What to see and do in a day in Western Ireland.
So I’m talking off on my next trip Monday and I figured I should probably wrap up my last European adventure posts before starting in on the next one. Plus, I’m not sure why it’s taken me so long to write about our time in Western Ireland, because it definitely deserves the attention.
The Treaty Stone in Limerick was our first stop of the day. The Treaty, according to tradition was signed on a stone in the sight of both armies at the Clare end of Thomond Bridge on the 3rd of October 1691, the treaty brought the end to the war between William III of Hanover of England and his Father in Law King James II.
I mentioned that we used Irish Day Tours for our trip to Northern Ireland and we used them for this day as well. The tours allowed us to see a lot of great places without having to rent a car. We simply took a taxi into Dublin from our hotel near the airport and loaded the bus by the old church near Trinity College.
Our first stop of the day was something I’d been dreaming about since I was a child, the Cliffs of Moher. Guys… they live up to the hype! They’re magnificent in every way! I would have loved to have gotten closer to the edge, but it was so damn windy I figured I better keep my distance. Some people were literally crawling on their stomachs to get selfish leaning over the edge…
I’d like to think I have more sense than that.
Like I said, it was incredibly windy. This was really the only experience we had with the wind that is so characteristic of these isles. The wind was so strong in fact that we were getting hit by ocean spray 700 ft up and 20 ft from the edge. That’s insane guys, just insane.
The only photo I have of us is a little blurry, I guess that will teach me to vet random strangers a little better when I ask them to take a picture next time. But I have it and I’ll cherish it!
After leaving the cliffs, we made a quick stop at The Burren, one of six National Parks in Ireland. The Burren is a karsg formed of limestone which originated when this land was underwater in a tropical sea 350 million years ago. You can see fossilized areas all over The Burren. What’s also quite unquestionably about this area is that it was also covered by glaciers during the last ice age, leaving behind deep grooves in the stone. Talk about a land that’s seen some seasons!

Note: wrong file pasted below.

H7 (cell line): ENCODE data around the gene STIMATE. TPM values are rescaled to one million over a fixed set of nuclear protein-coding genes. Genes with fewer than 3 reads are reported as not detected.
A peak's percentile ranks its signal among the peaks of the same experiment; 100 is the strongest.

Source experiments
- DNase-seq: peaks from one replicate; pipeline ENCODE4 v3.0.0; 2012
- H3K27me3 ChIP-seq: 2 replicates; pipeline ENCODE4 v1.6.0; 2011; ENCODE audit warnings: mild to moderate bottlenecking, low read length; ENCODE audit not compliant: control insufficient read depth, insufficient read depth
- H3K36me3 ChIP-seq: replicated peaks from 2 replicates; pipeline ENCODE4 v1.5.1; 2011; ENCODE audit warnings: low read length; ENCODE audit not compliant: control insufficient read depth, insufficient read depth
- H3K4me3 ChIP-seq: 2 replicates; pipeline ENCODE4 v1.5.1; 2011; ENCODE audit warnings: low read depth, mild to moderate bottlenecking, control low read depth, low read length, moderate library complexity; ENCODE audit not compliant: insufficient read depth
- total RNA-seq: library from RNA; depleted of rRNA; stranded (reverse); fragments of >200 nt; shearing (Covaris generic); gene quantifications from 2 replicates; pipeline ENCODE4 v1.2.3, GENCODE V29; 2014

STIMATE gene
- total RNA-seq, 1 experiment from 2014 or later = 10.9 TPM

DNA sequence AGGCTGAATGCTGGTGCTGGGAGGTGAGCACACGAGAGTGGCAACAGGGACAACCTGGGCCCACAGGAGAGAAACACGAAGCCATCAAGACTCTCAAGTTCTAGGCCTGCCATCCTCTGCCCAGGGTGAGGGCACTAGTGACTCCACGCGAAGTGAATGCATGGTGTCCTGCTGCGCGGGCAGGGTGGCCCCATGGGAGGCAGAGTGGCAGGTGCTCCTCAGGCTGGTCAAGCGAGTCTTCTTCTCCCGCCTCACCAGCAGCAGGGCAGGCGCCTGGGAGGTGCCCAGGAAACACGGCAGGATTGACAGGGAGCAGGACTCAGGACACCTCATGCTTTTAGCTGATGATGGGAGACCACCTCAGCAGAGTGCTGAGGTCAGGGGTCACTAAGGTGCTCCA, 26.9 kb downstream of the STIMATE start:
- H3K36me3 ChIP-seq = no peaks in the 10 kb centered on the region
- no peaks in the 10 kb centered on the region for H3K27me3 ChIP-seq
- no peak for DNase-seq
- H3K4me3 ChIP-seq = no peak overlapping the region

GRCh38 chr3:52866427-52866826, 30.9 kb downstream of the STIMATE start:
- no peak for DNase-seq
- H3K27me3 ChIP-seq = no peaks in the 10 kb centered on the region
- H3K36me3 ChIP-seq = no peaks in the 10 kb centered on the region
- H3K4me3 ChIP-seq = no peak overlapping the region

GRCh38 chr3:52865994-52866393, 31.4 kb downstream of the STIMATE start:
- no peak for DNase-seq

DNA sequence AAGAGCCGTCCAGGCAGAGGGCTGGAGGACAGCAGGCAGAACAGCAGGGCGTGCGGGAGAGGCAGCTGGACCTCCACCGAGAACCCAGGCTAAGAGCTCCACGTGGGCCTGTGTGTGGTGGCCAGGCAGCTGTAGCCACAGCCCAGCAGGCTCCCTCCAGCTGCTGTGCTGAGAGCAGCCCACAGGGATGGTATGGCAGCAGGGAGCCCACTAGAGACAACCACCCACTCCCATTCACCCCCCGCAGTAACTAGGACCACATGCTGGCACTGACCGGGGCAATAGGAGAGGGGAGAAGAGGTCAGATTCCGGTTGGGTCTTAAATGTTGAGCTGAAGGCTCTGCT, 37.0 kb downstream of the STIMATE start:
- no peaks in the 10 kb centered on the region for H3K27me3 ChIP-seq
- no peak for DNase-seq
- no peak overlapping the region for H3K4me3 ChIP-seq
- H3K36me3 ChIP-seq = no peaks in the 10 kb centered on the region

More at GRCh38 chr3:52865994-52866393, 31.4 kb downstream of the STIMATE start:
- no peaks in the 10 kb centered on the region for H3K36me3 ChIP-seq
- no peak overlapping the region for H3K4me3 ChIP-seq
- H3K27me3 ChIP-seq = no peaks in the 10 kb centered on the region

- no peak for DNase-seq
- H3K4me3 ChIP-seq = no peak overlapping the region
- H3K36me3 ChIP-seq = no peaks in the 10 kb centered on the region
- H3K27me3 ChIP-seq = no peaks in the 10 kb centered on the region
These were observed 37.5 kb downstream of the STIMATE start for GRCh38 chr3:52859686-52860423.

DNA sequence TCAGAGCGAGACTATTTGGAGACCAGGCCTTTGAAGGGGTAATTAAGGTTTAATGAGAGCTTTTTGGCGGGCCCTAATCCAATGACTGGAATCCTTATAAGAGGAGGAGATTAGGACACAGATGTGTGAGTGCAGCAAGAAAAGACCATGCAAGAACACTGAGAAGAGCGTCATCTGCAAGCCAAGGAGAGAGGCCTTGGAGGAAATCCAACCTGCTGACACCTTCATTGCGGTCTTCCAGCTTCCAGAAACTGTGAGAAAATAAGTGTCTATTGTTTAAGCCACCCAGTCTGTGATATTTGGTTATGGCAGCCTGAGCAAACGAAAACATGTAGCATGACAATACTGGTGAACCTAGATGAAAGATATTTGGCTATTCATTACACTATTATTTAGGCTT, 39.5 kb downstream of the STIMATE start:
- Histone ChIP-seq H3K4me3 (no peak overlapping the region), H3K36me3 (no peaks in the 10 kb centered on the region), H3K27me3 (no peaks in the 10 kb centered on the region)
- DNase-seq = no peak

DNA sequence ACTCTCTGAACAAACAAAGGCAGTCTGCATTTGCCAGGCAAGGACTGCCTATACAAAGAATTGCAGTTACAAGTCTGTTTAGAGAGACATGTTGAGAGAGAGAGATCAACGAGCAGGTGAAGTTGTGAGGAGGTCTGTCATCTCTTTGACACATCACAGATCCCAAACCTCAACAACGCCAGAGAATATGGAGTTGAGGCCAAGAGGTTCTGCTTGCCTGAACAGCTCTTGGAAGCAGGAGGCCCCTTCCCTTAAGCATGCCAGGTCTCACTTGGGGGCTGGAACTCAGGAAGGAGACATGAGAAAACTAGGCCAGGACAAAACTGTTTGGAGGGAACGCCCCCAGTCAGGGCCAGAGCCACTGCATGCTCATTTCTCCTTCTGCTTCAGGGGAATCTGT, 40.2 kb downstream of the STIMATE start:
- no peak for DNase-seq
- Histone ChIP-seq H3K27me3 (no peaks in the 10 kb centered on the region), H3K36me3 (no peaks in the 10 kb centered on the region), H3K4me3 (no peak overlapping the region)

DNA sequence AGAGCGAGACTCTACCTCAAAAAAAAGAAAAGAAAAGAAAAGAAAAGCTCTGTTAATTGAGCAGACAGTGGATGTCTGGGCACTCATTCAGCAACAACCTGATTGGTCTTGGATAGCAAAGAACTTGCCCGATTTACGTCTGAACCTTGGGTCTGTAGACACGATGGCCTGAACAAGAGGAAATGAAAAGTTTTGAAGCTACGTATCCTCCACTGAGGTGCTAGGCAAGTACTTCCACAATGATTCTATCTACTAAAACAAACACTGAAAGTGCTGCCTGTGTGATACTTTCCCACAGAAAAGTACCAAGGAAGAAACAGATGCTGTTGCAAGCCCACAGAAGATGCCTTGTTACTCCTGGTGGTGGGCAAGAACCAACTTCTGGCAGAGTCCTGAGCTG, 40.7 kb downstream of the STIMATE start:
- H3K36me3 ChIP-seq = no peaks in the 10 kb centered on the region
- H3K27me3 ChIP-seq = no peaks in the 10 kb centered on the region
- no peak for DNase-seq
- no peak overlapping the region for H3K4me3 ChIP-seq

The Burren looks pretty barren and for the longest time it went unused. But plant grown and wildlife actually thrive here due to the rich minerals in the land. The minerals help plants grow in cooler temperatures which means this land actually has a long growing season than others in the country. Plus it’s full of plant life that is native to the area and terrain.
There are also tons of tombs all over the area, but we didn’t have enough time to explore them. I would have lived to have had more time here, it was such a cool landscape!
These cows actually have to eat less because the minerals in the soil and grass are more sustainable. And seriously… oceanside farm, who wouldn’t want to live here?
The grass was so green and the water was so blue! Surfing is actually extremely popular in this area of the country, who knew!
We drove around Galway Bay on the way home, taking in the beautiful scenery!
We ate at Fitzpatrick’s Pub & Eatery in Doolin which was actually pretty good, we had a few minutes to spare efore the bus took off so we checked out a couple of the little gift shops around the town as well.
Our last stop was Corcomroe Abbey. It was really fascinating to learn about the monks and their way of life here at he monastery hundreds of years ago. Unlike most monasteries, this one features some really beautiful architecture and carvings and legend has it that the 5 masons who built it were executed so that another one could never be built to rival it. This Abbey has been uninhabited for almost 400 years.
So there you have it, that wraps up our trip to Ireland and Scotland last May. And an amazing one it was, I can’t watch to go back one day and explore he’s beautiful countries further!
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